When XPD is sufficiently small, information is simply replicated (i.e., using repetition encoding) at the hub station 810 without any time delay, τ. A DC and a single IC (i.e., IC1) at the remote ground terminal 802 are then used to determine time delay and frequency and phase shifts for the received signals. The remote ground terminal 802 then time-, frequency-, and phase-aligns the two dominant received signals prior to diversity combining those signals, as described above. Using simple repetition encoding and single IC-based diversity combining, however, is only sufficient for addressing XPD for low-order modulations.

Although 2×2 STC with time alignment using trellis decoding has been used to minimize performance losses from the depolarizing affects of rain and ice for high-order modulations, the complexity of that method increases as the time delay, τ, from differential propagation increases. Moreover, that method does not compensate for the frequency shifts, Δf, inherent in a dual-satellite system 800 or in rapid mobility systems. Accordingly, the present invention employs several more ICs (e.g., six) at the remote ground terminal 802 to help offset the negative affects of such weather. The remote ground terminal 802 also employs orthogonally polarized signals, such as Right- and Left-Handed Circularly Polarized (RHCP and LHCP) signals, to obtain decoupling between the channels and compensate for the depolarizing affects of rain and ice. The remote ground terminal 802 may also employ vertical and horizontal polarized signals (i.e., VH polarization) with similar or improved results to those described below for RHCP and LHCP.

FIG. 10 illustrates one possible process according to the present invention for optimizing diversity combining with RHCP and LHCP to address XPD for high-order modulations in a dual-satellite system 800. That process includes offsetting a repetition encoder's output streams at the hub station 504 by a fixed time, τfixed, that is slightly longer than the maximum time delay, τmax, between channels to ensure that one channel's dominant component 904 is received at the remote ground terminal 802 later than the other channel's dominant component 906. The signals received via each channel can then be auto-correlated at the remote ground terminal 802 to identify the dominant component 904 or 906 in each signal (i.e., to separate the dominant components 904 and 906 from the associated distortion caused by the interference components 910 or 908 of their respective cross-polar signals) using a time-frequency ambiguity function (e.g., χ(τ,Δf)=δ(τ)δ(Δf) for unit variance white noise inputs, wherein δ(x) is a two-dimensional Dirac delta function, or “thumbtack” function). The time-frequency ambiguity function will peak at −τfixed−τmax (magnitude β2), 0 (magnitude 2β), and τfixedmax (magnitude 1), wherein τmax<|τfixed| (assuming the transmitted sequence's auto-correlation is single valued at lag 0). Accordingly, the values for the frequency shift, Δf, and time delay, τ, between the dominant component 904 of the LHCP signal and the dominant component 906 of the RHCP signal can be determined using diversity combining and interference cancellation at the remote ground terminal 802.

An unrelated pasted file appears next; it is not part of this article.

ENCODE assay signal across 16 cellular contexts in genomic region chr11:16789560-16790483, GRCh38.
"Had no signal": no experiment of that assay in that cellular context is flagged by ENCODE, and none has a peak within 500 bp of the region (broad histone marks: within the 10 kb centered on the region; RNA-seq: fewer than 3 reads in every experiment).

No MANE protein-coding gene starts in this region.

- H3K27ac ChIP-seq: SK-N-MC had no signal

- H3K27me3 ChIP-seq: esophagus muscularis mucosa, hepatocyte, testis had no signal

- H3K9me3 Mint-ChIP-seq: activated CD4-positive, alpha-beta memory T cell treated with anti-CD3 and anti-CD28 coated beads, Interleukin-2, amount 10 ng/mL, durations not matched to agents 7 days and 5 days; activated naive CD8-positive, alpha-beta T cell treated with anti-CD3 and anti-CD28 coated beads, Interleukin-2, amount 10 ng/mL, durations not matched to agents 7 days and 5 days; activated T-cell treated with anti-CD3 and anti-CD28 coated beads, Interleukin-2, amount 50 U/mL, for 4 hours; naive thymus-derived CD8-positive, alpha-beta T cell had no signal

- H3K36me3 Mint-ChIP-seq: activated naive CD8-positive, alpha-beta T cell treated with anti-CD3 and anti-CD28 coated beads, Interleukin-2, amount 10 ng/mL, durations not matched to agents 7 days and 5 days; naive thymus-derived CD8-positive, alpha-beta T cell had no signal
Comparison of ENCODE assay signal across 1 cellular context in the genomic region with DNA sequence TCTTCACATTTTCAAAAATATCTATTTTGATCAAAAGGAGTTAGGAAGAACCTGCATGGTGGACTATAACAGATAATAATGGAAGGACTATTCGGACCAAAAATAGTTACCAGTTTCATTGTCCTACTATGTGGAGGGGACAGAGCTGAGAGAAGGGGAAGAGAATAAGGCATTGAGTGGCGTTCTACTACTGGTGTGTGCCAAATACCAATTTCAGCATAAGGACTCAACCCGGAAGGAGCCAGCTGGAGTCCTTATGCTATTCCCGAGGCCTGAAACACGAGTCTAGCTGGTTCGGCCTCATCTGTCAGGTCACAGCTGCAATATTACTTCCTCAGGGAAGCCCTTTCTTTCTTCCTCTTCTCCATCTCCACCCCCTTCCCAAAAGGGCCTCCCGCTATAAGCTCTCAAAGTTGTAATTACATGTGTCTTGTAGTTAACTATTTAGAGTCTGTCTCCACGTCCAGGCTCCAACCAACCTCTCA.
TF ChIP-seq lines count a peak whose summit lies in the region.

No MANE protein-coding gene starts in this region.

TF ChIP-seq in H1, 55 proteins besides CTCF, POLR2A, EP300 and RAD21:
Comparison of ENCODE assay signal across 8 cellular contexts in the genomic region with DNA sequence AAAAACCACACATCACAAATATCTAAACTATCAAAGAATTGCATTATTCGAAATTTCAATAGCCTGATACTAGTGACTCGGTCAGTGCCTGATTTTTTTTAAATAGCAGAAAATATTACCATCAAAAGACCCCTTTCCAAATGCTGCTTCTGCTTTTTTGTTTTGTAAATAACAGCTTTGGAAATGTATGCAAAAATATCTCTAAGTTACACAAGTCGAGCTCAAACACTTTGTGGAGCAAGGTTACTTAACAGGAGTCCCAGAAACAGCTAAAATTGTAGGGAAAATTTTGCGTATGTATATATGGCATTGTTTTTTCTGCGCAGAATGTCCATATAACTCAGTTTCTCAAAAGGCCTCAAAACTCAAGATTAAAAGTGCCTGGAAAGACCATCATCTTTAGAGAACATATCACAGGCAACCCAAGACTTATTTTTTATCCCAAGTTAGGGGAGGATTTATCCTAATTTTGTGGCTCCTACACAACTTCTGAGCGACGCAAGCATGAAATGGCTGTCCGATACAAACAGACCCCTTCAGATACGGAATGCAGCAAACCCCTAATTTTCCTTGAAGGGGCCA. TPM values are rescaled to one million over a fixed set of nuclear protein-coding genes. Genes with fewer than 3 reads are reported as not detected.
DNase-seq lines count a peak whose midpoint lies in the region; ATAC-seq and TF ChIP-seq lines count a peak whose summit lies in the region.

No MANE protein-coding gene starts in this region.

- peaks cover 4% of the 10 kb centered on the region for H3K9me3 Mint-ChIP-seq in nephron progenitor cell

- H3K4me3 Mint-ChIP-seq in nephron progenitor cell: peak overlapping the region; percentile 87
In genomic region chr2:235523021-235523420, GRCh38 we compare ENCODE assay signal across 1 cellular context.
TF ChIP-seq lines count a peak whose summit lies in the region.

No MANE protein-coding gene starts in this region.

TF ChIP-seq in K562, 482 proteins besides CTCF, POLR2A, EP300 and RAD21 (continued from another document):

Based on those calculations, the RHCP signal's interference component 910 is time- and frequency-aligned at the remote ground terminal 802 so it can be cancelled from the LHCP signal's dominant component 904. Likewise, the LHCP signal's interference component 908 is time- and frequency-adjusted at the remote ground terminal 802 so it can be cancelled from the RHCP signal's dominant component 906. And, as FIG. 9 illustrates, the RHCP signal's interference component 910 has a nominal frequency offset of −Δf and time delay of τ with respect to the LHCP signal's dominant component 904, and the LHCP signal's interference component 908 has a nominal frequency offset of Δf and time delay of −τ with respect to the RHCP signal's dominant component 906. Those values frequency offset, Δf, and the time delay, τ, are also used to time- and -frequency align the dominant components 904 and 906 of the signals with each other for diversity combining.

For low-order modulations, the frequency offset, Δf, and the time delay, τ, for RHCP and LHCP signals can be determined by tracking and correlating signals using a single IC (i.e., IC1). But, for high-order modulation, the present invention achieves more efficient IC-based diversity combining and interference cancellation by acquiring and tracking the signals using triple ICs (i.e., Triple ICA and Triple ICB) in conjunction with the single IC (i.e., IC1) in an iterative process (i.e., each IC is enabled after the prior IC's gain has settled). As FIG. 10 illustrates, each of those triple ICs includes three single ICs (i.e., Triple ICA includes IC2, IC3, and IC4, and Triple ICB includes IC5, IC6, and IC7,) that also work together iteratively, in different paired combinations (i.e., IC2 and IC3 or IC2 and IC4 for Triple ICA, and IC5 and IC6 or IC5 and IC7 for Triple ICB), to remove the two XPD interference components 908 and 910 from the two channels' inputs (i.e., I1 and I2). Accordingly, one combination of ICs (e.g., IC2 and IC3) in a triple IC (e.g., Triple ICA) will yield one output (e.g., Combined B) for a specific input, while the other combination of ICs (e.g., IC2 and IC4) in the triple IC (e.g., Triple ICA) will yield a different output (e.g., Combined B′) for that same specific input. In FIG. 10, IC2, IC3, and IC4 are each configured substantially the same as illustrated for IC1, but are illustrated as blocks merely to simplify the drawing; and Triple ICB is configured substantially the same as illustrated for Triple ICA, but is also illustrated as a block merely to simplify the drawing.